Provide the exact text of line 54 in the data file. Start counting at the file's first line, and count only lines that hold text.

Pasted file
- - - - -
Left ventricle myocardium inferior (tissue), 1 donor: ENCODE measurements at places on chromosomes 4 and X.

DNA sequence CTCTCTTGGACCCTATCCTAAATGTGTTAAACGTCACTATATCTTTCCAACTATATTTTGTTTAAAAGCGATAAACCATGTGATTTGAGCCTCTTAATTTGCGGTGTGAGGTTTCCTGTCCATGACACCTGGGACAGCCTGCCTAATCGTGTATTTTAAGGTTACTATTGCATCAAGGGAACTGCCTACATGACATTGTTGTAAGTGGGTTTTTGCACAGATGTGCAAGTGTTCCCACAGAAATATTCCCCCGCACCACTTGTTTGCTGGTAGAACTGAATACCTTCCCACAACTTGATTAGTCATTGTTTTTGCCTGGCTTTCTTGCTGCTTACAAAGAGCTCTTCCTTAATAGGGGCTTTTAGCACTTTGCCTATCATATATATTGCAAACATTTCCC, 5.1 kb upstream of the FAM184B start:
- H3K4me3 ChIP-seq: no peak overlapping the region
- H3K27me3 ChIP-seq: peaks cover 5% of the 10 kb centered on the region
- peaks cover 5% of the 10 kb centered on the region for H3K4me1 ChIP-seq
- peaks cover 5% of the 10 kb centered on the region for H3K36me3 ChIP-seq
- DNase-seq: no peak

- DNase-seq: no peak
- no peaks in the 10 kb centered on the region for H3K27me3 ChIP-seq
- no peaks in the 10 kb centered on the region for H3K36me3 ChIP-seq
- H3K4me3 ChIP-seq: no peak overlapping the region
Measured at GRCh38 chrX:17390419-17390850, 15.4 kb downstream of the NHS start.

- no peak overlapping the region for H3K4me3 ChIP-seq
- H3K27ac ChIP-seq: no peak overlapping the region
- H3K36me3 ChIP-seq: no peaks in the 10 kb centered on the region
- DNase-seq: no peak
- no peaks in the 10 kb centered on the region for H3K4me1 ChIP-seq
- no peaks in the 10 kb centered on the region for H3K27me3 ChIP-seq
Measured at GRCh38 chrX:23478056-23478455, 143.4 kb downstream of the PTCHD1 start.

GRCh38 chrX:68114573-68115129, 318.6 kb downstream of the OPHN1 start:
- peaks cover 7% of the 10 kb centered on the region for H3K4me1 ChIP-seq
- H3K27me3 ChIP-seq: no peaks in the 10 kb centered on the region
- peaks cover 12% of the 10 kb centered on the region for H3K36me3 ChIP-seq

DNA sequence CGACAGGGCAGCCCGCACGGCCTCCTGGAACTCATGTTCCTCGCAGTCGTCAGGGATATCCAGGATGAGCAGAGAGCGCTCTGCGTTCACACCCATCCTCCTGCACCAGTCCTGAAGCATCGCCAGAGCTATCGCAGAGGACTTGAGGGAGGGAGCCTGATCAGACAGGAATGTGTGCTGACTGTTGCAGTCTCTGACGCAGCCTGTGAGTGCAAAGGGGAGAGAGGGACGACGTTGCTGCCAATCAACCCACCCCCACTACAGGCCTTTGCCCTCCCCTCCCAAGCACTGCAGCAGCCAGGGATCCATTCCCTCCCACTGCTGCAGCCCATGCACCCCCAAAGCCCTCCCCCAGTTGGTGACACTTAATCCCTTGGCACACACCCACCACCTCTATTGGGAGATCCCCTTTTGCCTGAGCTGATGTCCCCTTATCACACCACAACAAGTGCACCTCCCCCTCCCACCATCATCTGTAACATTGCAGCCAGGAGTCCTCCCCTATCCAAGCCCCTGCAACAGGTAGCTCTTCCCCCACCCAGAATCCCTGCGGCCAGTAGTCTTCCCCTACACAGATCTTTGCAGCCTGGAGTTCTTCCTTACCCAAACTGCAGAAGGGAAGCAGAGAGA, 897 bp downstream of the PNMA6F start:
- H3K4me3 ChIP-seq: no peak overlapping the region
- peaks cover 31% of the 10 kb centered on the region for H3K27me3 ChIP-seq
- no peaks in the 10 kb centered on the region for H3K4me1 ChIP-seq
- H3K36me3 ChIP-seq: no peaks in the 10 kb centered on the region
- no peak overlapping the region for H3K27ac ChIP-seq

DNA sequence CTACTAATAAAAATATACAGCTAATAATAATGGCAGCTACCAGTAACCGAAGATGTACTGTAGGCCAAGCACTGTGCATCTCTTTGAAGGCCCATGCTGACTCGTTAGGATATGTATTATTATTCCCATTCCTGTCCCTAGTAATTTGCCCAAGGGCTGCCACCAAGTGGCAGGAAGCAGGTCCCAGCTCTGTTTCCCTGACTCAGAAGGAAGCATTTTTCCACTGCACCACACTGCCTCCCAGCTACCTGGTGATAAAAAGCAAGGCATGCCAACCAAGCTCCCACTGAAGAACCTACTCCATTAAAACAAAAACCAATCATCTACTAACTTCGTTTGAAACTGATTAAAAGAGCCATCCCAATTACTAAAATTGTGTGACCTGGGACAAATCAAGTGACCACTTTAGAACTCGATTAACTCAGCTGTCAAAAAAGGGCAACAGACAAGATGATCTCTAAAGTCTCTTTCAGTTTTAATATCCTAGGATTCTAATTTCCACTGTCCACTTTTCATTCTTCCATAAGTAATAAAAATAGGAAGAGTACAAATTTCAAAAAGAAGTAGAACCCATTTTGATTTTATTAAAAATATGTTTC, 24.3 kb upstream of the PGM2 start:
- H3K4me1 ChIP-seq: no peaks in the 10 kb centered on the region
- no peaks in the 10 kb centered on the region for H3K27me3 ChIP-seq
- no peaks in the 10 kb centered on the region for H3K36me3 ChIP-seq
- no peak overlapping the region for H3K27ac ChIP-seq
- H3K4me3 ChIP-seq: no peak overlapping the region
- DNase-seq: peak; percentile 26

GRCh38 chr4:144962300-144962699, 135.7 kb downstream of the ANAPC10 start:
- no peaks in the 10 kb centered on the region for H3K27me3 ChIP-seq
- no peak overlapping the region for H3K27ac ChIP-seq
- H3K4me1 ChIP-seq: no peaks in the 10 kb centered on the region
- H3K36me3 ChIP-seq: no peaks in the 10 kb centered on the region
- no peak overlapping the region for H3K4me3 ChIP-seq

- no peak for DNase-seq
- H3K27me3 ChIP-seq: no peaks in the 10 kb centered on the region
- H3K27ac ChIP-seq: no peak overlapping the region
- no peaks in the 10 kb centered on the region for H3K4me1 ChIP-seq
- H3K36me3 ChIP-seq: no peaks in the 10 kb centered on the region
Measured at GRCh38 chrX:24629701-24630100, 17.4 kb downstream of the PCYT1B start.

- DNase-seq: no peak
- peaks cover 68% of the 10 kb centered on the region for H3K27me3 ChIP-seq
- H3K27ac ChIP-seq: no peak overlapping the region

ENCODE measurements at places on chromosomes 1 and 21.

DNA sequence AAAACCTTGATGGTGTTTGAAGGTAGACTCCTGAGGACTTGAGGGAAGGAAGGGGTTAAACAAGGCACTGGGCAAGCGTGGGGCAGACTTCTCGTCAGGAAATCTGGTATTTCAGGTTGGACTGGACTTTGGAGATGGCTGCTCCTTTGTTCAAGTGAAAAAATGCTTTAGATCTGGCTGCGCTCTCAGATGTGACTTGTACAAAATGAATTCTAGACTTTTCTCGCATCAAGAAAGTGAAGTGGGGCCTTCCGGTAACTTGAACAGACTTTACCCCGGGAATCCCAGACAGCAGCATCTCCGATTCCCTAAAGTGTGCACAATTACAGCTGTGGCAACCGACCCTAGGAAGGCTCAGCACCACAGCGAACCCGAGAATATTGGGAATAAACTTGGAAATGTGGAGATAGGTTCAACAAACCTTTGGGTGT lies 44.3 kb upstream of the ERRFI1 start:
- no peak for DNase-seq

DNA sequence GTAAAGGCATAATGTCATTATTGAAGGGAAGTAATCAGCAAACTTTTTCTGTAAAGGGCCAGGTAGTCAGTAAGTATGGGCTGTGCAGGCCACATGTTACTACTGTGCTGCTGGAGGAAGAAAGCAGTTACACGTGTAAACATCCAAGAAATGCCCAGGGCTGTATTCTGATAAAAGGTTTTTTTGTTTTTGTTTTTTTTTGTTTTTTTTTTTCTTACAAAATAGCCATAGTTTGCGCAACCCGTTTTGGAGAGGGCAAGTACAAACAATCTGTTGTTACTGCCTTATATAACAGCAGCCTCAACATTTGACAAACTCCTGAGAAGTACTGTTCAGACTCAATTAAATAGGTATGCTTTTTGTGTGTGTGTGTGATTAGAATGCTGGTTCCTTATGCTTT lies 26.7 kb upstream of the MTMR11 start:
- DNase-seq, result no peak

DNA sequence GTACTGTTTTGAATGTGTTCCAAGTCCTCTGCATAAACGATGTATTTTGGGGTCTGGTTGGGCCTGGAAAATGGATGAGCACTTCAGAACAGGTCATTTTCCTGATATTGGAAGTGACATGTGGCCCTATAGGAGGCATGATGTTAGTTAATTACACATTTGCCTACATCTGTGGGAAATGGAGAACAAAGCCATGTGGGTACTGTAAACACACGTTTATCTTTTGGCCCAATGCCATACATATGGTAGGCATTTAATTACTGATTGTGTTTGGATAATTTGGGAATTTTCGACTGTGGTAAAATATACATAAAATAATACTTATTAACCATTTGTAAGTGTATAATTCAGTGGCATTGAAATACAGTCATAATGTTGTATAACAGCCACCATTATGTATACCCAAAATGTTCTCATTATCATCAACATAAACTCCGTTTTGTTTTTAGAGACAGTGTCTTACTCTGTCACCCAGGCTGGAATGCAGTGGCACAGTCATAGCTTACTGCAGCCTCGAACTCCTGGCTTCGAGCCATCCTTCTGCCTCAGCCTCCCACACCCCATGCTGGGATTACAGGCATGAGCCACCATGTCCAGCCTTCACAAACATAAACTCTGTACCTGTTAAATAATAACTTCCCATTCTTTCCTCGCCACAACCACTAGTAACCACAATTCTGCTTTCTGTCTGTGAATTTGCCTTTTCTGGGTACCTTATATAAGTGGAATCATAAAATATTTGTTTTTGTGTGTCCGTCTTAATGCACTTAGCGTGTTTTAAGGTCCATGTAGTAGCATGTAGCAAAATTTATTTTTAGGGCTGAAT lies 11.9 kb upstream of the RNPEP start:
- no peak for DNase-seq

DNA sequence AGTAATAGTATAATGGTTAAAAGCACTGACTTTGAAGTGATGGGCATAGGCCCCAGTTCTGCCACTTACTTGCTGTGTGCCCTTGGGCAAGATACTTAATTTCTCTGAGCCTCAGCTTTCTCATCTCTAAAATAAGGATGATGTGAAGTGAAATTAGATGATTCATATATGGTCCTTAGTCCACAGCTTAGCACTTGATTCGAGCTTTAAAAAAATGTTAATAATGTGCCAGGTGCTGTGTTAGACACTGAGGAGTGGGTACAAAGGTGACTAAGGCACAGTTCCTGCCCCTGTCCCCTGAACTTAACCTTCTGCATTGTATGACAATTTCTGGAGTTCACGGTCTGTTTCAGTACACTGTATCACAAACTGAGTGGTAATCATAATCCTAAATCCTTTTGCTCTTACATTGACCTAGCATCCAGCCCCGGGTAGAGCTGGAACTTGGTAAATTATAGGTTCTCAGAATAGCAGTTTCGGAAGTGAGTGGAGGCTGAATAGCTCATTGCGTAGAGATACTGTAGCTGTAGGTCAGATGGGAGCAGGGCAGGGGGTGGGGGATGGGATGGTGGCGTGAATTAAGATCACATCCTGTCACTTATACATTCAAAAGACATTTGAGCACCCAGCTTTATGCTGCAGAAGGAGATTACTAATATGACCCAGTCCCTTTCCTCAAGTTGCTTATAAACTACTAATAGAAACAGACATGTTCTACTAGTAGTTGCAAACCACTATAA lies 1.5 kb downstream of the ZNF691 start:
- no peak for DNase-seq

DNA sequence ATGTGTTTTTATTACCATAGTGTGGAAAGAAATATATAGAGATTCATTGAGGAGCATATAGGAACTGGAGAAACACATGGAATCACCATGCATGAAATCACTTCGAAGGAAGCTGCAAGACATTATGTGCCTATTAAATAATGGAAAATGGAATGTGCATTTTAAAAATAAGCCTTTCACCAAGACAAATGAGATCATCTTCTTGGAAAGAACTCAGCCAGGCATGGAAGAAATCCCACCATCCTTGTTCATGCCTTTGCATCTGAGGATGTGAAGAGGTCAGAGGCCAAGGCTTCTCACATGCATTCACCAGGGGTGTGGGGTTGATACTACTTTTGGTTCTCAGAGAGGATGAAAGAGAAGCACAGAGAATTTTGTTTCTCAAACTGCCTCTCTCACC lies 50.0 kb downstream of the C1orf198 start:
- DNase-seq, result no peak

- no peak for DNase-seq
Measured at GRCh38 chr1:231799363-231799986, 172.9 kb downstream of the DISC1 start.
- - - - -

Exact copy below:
- no peak for DNase-seq